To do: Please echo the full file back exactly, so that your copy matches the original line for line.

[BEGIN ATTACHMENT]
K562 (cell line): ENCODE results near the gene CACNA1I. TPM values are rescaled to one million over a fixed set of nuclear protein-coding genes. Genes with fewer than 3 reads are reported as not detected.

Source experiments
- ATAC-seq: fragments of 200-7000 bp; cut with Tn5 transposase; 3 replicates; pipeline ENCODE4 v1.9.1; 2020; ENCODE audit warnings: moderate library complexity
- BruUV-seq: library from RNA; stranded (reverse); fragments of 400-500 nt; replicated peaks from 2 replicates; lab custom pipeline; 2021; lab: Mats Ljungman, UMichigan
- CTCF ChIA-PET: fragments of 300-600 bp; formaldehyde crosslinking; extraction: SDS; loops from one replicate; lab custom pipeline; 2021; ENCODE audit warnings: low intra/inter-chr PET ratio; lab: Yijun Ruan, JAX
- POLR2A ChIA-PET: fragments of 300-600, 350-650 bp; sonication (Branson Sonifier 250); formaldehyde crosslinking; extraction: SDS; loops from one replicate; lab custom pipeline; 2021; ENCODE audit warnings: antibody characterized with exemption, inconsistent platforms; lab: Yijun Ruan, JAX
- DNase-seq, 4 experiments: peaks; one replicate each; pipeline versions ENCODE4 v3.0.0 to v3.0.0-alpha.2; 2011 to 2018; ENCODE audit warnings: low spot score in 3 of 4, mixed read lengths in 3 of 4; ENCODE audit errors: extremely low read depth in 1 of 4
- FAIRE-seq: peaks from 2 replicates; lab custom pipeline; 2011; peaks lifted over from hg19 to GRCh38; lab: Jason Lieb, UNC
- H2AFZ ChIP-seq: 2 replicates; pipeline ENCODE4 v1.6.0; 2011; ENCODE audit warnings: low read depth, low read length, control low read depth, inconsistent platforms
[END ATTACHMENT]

K562 (cell line): ENCODE results near the gene CACNA1I. TPM values are rescaled to one million over a fixed set of nuclear protein-coding genes. Genes with fewer than 3 reads are reported as not detected.

Source experiments
- ATAC-seq: fragments of 200-7000 bp; cut with Tn5 transposase; 3 replicates; pipeline ENCODE4 v1.9.1; 2020; ENCODE audit warnings: moderate library complexity
- BruUV-seq: library from RNA; stranded (reverse); fragments of 400-500 nt; replicated peaks from 2 replicates; lab custom pipeline; 2021; lab: Mats Ljungman, UMichigan
- CTCF ChIA-PET: fragments of 300-600 bp; formaldehyde crosslinking; extraction: SDS; loops from one replicate; lab custom pipeline; 2021; ENCODE audit warnings: low intra/inter-chr PET ratio; lab: Yijun Ruan, JAX
- POLR2A ChIA-PET: fragments of 300-600, 350-650 bp; sonication (Branson Sonifier 250); formaldehyde crosslinking; extraction: SDS; loops from one replicate; lab custom pipeline; 2021; ENCODE audit warnings: antibody characterized with exemption, inconsistent platforms; lab: Yijun Ruan, JAX
- DNase-seq, 4 experiments: peaks; one replicate each; pipeline versions ENCODE4 v3.0.0 to v3.0.0-alpha.2; 2011 to 2018; ENCODE audit warnings: low spot score in 3 of 4, mixed read lengths in 3 of 4; ENCODE audit errors: extremely low read depth in 1 of 4
- FAIRE-seq: peaks from 2 replicates; lab custom pipeline; 2011; peaks lifted over from hg19 to GRCh38; lab: Jason Lieb, UNC
- H2AFZ ChIP-seq: 2 replicates; pipeline ENCODE4 v1.6.0; 2011; ENCODE audit warnings: low read depth, low read length, control low read depth, inconsistent platforms